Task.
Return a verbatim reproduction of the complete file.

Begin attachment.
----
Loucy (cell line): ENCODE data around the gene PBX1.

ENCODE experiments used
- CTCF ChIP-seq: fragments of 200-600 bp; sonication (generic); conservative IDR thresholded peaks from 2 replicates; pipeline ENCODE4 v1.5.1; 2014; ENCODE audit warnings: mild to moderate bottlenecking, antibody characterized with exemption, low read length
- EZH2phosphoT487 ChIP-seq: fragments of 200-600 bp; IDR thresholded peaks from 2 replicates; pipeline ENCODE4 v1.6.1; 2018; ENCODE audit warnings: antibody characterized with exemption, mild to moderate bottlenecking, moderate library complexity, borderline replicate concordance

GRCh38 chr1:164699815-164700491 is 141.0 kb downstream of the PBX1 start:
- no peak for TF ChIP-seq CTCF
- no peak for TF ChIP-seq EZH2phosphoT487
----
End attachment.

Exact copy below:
Loucy (cell line): ENCODE data around the gene PBX1.

ENCODE experiments used
- CTCF ChIP-seq: fragments of 200-600 bp; sonication (generic); conservative IDR thresholded peaks from 2 replicates; pipeline ENCODE4 v1.5.1; 2014; ENCODE audit warnings: mild to moderate bottlenecking, antibody characterized with exemption, low read length
- EZH2phosphoT487 ChIP-seq: fragments of 200-600 bp; IDR thresholded peaks from 2 replicates; pipeline ENCODE4 v1.6.1; 2018; ENCODE audit warnings: antibody characterized with exemption, mild to moderate bottlenecking, moderate library complexity, borderline replicate concordance

GRCh38 chr1:164699815-164700491 is 141.0 kb downstream of the PBX1 start:
- no peak for TF ChIP-seq CTCF
- no peak for TF ChIP-seq EZH2phosphoT487